I remember sitting. I told my friend I was going to take a break and that I didn’t know what I was going to do next. I proceeded to plant myself on the floor. I was ready for the mother of all sulks. Just then, I looked around. What was I missing? Something I hadn’t noticed before all of a sudden jumped out at me, making me feel like a dummy for not realizing its potential initially. One of the walls in this room was covered in mirrors. Yes! This was that extra element I felt all of my other images had been lacking.

Quickly, I set up my tripod and camera to face the wall of mirrors. I armed my friend with my flashlight while leaving some of the glow sticks still hung from a wall behind us. I told her that when I said go, to trace my body with the light. She did so and we only had to do this once. The result is the image above.

About the Photographer:
“If you always do what you love, you’ll never work a day in your life” – My Dad.

My name is Allison Jourden and I study photography at Northern Arizona University. Growing up, I seemed to always have a camera in my hand. I enjoy memories – there was always something about capturing moments in time to be remembered in the future that always pulled me towards photography. In school, I was always very academic. When it came time to start thinking about college and choosing a major, the thought of going in to photography as a profession terrified me. What if I wasn’t good enough? How was I going to make enough money to support myself? Would I be happy? In the end, that quote by my dad is what pulled it all together for me. I finally believed that if I spent my time doing something that made me happy, everything else would just fall in to place. So far, it has.

To read more about the Northern Arizona University “Behind the Image: Guest Blogger” project on our blog, please read the introduction at youcansleepwhenyouredead.com/wordpress/its-back-the-2014-nau-photography-students-behind-the-image-guest-blogger-project/.

Apr 292014
 
2014 NAU Guest Blogger Project Summary

Introducing the 24 NAU students who will act as Guest Bloggers on this blog starting tomorrow through early May (their photographs in alphabetical order):
First row (left to right): Joseph AL-Ruwaished, Ashley Carlson, Caitlin Chesler, Areina Contreras, Olivia Franco, and Ryan Gelb
Second row (l to r): Trent Heimerdinger, Paul Hurd, Allison Jourden, Donna Kelley, Shelby Lynch, and Chris Martin
Third row (l to r): Kelsey McHugh, Ty McNeeley, Rachel Richmond-Woodward, Daniel, Riebe, Jamie Shrader, and Ali Springer
Fourth row (l to r): John Thompson, Carlye Townsend, Matt Valley, Meagan Wakefield, Carolyn Wood, and Wuke Zhou

After the overwhelming success of last spring’s Northern Arizona University (NAU) Photography Students “Behind the Image: Guest Blogger” project, I’m thrilled to introduce a new group of photography students who will serve as guest bloggers on my blog starting tomorrow through early May!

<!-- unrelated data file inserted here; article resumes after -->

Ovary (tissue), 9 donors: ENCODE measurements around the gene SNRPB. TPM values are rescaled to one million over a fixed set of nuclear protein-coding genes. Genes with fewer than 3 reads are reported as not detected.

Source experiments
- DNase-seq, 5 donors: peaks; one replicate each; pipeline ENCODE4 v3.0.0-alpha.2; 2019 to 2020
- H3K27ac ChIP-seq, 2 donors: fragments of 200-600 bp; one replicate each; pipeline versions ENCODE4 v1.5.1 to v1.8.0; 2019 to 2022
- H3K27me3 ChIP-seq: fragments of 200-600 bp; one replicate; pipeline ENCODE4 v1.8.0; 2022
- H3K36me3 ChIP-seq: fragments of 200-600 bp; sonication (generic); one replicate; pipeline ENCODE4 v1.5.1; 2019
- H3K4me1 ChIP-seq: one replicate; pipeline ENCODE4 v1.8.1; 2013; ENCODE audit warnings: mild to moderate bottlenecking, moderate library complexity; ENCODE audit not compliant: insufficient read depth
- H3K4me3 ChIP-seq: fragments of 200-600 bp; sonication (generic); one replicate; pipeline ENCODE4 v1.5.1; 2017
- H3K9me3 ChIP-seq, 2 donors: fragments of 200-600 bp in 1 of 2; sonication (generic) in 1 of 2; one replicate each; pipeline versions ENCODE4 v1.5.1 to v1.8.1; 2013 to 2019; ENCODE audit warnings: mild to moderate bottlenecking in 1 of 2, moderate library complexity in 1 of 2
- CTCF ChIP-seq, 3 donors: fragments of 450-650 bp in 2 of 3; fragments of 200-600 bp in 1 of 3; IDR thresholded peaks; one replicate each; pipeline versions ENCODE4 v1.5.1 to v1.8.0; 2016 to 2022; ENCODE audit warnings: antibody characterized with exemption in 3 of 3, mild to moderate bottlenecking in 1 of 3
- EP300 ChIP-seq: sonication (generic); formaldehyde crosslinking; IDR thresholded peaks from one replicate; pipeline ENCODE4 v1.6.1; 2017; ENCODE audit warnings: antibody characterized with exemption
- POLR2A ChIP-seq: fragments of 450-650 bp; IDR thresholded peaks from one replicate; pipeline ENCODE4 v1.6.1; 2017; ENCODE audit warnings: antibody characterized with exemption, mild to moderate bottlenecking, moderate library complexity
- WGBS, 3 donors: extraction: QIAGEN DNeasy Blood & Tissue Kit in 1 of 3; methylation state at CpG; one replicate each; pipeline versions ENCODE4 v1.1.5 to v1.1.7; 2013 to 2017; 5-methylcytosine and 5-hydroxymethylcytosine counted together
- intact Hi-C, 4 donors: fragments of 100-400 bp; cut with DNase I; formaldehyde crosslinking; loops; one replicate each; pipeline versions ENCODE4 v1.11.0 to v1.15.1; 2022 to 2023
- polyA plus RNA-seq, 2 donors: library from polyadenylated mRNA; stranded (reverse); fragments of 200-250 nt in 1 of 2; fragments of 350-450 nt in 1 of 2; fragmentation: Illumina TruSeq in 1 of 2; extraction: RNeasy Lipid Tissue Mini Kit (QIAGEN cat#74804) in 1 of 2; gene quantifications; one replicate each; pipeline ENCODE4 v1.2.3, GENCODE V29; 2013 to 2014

Last spring, I partnered with my good friend, fellow photographer, and NAU photography instructor, Amy Horn, to offer her photography students real-world experience to put their school studies to practical use. Thirty-five students participated in this inaugural project (to see their entries, select Guest Blogger and Making the Image categories from the right side of this screen).  After receiving many positive comments from both the students and this audience, Amy and I decided to team up again this year to offer a similar opportunity for one of her spring semester class.

On April 17, 2014, I visited her Intermediate Photography (PHO285) class to kick-off this year’s “Guest Blogger: Behind the Image” assignment.  During the presentation, the students received  instruction to select one image from this semester.  Then, they would describe why and how they made the image in 800 words or less and in active-not passive-voice.  We encouraged them to share what inspired them to make the photograph, what process they used to create it, and the technical information for the resulting frame.  We also requested a 100-word bio so we could get to know the person behind the image.  The students were not required to submit nature or outdoor-related images, as their interests varied greatly (and I feel strongly that we, as an audience, can improve our own work by reviewing and evaluating photography outside of our preferred domains).

Starting tomorrow and extending throughout the next 12 days, in no particular order, these 24 NAU Intermediate Photography students will share their visual expression with public audience via this blog – some blogging for the first time! I hope you enjoy the diversity, the unique perspectives, and honesty these students will share!

However, this project isn’t just for the students.  It’s for you too!

You can make a difference in these students’ lives by reading their insights and providing your constructive comments. What do you like about the image?  What might you improve?  Do you have any similar experiences with this subject, technique, or approach?  By actively participating in this project, you can also get new ideas for your own work.  As I often share in my presentations and the Austin Kleon book suggests, “Steal like an artist!” How can you apply what you like to your own work in a different situation?  Not only will the students get to hear your unique perspective and encouragement, but you also have the chance to polish your own style!

So without further ado, let’s welcome the 2014 NAU Intermediate Photography students and enjoy their photography and “Behind the Image” stories!